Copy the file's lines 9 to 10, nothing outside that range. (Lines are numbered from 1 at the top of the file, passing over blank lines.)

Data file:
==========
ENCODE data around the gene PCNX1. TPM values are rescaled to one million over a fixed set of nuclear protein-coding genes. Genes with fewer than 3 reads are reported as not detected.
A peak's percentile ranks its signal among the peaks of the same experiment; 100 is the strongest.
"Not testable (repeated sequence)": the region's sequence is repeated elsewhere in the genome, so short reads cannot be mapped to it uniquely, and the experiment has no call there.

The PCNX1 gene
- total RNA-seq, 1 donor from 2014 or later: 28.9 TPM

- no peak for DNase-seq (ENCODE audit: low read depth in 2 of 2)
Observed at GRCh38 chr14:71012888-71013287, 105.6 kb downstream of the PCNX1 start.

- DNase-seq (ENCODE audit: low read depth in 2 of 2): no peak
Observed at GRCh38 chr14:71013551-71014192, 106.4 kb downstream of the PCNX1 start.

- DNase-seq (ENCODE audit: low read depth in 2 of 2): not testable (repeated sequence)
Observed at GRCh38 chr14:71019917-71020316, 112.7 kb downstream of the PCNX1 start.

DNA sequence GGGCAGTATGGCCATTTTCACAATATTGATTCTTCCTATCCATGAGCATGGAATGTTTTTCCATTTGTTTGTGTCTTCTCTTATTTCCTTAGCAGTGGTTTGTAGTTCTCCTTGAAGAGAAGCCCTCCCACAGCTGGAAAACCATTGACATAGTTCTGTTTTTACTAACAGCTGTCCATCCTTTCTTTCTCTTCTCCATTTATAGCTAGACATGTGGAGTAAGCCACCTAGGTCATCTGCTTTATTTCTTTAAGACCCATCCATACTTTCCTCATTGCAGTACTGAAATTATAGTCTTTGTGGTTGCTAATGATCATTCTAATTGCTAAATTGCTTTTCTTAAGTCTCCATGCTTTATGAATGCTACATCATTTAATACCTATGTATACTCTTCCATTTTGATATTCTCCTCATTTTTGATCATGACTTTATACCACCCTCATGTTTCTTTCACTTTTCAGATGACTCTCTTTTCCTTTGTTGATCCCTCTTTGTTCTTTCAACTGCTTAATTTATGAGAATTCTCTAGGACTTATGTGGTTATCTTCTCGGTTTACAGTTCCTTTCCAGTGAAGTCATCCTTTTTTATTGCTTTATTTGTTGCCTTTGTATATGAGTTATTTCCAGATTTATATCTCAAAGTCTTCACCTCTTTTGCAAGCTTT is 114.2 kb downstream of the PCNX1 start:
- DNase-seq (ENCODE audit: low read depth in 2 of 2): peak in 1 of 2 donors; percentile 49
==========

Observed at GRCh38 chr14:71013551-71014192, 106.4 kb downstream of the PCNX1 start.

- DNase-seq (ENCODE audit: low read depth in 2 of 2): not testable (repeated sequence)